Let’s be honest, there is nothing more annoying than someone who is a lot drunker than you having a lot more fun than you. The combination of a lack of self-awareness and a preponderance of volume and energy can be miserable in a confined space…like say a medium sized bus. Thankfully, Reston Limousine attempts to set the stage early in their introductory email:
“Our tour is not a rolling booze cruise…”
This combined with some peculiarities in DC beer law results in a Brewery tour that is less oriented on getting sloshed and more on experiencing the actual breweries you’re visiting. I detailed what I see as the amazing value of these types of tours in a previous blog post, and now after completing the tour I can document the journey.
Full blogger disclosure: Reston Limo contacted me directly and asked if I’d be interested in taking a free tour. I had actually checked out their tours previously but I hadn’t explored the option yet. I gladly accepted their offer for two free seats on the bus and we quickly paid for three more spots to expand our party to five. The more the merrier!
We ventured out early Saturday to meet the rest of the DC Beer Bus tour at the designated East Falls Church metro station. My wife Gretchen, Scott from Hopping Scotts, his brother, wife and myself showed up just on time in spite of my best efforts to make us late. I marched onto the large white bus sporting my empty growler only to discover that this was a winery tour bus also run by Reston Limo picking up at the same location (if you’re into winery tours, here’s a link). Shortly thereafter the “Beer Bus” arrived, piloted by the ever smiling Dave Lamb who welcomed us aboard. The bus filled in with a few other parties and finally we were joined by Therese, Reston Limo’s Marketing Manager and our brewery guide for the day. Therese showed up with a box of Girl Scout cookies for one of the patrons having a birthday, which was a really nice touch.
After a quick roll-call, Therese announced that there would be a few bloggers on the tour today (one of them was me) and passed out press release forms for everyone to sign. Typically the tour picks up in two different locations, but today we had no one waiting at the second stop in Pentagon City, so we drove into DC early and spent about 30 minutes wandering around the neighborhood surrounding Bluejacket until they opened for business.
Bluejacket and The Arsenal
While wandering about the neighborhood, Scott spied Greg Engert, the Beer Director for NRG, grabbing a quick smoke and we immediately wondered if he would be our brewery guide for this leg of the tour. Sure enough, when we finally assembled in the restaurant, the beer savant himself lead us around.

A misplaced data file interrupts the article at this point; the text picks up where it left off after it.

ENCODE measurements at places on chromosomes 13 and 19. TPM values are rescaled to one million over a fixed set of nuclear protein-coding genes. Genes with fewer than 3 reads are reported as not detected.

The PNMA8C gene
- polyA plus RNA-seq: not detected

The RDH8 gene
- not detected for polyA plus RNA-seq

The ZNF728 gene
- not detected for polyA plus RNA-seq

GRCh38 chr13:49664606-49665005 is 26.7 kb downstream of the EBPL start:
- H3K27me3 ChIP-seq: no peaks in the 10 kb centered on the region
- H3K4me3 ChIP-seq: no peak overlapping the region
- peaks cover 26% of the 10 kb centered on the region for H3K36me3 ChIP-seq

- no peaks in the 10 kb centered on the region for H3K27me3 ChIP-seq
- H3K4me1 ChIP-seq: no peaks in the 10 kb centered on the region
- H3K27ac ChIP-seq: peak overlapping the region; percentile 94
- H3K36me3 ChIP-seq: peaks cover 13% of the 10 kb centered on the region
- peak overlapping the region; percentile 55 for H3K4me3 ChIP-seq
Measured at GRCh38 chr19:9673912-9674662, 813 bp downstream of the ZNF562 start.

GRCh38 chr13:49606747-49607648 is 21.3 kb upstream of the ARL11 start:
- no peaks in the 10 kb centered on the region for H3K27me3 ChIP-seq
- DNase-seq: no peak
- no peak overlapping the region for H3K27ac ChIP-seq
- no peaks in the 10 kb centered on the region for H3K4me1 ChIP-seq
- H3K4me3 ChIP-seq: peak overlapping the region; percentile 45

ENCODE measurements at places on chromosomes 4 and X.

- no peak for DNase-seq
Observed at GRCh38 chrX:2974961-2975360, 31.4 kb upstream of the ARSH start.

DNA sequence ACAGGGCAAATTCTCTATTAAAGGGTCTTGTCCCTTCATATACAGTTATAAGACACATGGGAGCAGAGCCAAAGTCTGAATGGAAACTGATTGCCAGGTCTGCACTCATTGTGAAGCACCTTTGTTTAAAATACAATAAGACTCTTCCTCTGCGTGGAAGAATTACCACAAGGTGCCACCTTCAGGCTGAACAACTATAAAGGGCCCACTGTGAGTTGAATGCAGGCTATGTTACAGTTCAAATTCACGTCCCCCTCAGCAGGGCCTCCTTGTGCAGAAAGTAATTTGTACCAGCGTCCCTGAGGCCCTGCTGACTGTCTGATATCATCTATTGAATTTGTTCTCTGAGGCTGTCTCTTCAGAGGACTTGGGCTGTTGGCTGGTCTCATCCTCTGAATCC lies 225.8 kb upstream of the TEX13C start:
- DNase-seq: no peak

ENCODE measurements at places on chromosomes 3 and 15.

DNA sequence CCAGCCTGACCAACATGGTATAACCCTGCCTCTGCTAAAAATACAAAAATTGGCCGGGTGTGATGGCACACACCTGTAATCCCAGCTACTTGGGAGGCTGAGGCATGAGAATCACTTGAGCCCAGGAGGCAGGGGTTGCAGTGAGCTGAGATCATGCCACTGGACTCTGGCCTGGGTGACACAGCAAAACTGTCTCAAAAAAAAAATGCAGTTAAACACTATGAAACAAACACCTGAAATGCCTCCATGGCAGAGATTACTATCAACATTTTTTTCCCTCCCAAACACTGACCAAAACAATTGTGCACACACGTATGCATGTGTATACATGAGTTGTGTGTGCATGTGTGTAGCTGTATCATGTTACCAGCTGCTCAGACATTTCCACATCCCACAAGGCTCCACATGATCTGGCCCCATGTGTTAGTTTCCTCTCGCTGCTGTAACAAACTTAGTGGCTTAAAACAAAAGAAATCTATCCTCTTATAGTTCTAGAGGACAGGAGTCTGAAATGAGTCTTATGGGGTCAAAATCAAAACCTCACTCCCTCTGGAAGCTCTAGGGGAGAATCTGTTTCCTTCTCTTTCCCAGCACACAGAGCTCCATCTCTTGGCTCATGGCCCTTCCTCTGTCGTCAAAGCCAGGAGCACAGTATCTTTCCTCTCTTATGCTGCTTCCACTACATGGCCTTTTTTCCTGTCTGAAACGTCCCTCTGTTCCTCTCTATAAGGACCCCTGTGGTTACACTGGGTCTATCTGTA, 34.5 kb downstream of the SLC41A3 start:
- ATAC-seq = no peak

This is my third adventure with Mr. Engert, having previously taken two other beer classes with him (one detailed here), so I knew we were in store for a DEEP dive into the brewery and brewing philosophy of Bluejacket. Decked out in his standard issue uniform of skinny black tie and equally skinny black jeans, he launched into some initial groundwork about the history of Blue Jacket and the building that became its home.
Quick fact: the brewery is named Bluejacket as an homage to the building’s US Navy manufacturing roots, the actual restaurant that shares it’s space is called The Arsenal. While obviously not investment-free, the brewery is actually rent-free, as the Arsenal makes enough revenue to cover the rent for both spaces.
I’ve visited a number of breweries, and while the variety of beer on offer may be widely divergent, the same basic setup is common among most wholesale production operations. Bluejacket doesn’t fit that mold at all, standing as a true brewer’s playground that was designed from birth to allow for diversity and quality over quantity, resulting in 20 rotating tap lines of fermented goodness. While they intend to grow to be a production brewery and not just a “brewpub”, it’s obvious with the sizing of their fermenters that the barrels per year is not a target they care very much about leveraging a return on investment.
Greg mentioned that they intend to ramp up production and distribute locally to their own restaurants as well as “people who treat the beer right”. Dirty lines, compressed air delivery, improper serving temperatures? You need not apply. Truth is that Bluejacket will likely be able to be picky with who gets their beer, and it’s also very likely they’ll be able to charge whatever they want for it without impacting demand very much in this market.
Situated on three floors throughout the building, the entire operation is plumbed for ease of movement by gravity where possible (full plans are somehow available online here). A first floor mill feeds the hot-side 15-bbl direct-fired brewhouse from Premiere Stainless on the third floor. The brewhouse is fitted with a grist case, separate mash and lauter tuns with grant and blendable hot and cold liquor tanks. The brewhouse feeds directly to the second floor below, hosting a bank of single-batch fermenters and a couple of double-batch sized tanks to service their most popular recipes. A dedicated sour hose waits to pump lacto infected beers in and out of the horizontal open-fermenter as needed. A lab equipped with expected items, like a microscope for yeast cell counting and a variety of hydrometers is rounded out by a medical-class autoclave, incubator, dissolved oxygen meters and a full laminar flow hood. If you’re not catching on yet, this is beer nerd utopia.